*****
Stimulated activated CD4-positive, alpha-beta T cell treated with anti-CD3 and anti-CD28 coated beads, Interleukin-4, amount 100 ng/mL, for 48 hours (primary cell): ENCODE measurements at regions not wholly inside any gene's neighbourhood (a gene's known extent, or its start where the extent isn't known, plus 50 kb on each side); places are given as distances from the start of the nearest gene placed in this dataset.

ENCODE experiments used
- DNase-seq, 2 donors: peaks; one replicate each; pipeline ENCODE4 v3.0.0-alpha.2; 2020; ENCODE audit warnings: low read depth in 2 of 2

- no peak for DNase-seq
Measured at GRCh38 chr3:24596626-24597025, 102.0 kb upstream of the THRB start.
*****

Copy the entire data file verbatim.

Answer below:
Stimulated activated CD4-positive, alpha-beta T cell treated with anti-CD3 and anti-CD28 coated beads, Interleukin-4, amount 100 ng/mL, for 48 hours (primary cell): ENCODE measurements at regions not wholly inside any gene's neighbourhood (a gene's known extent, or its start where the extent isn't known, plus 50 kb on each side); places are given as distances from the start of the nearest gene placed in this dataset.

ENCODE experiments used
- DNase-seq, 2 donors: peaks; one replicate each; pipeline ENCODE4 v3.0.0-alpha.2; 2020; ENCODE audit warnings: low read depth in 2 of 2

- no peak for DNase-seq
Measured at GRCh38 chr3:24596626-24597025, 102.0 kb upstream of the THRB start.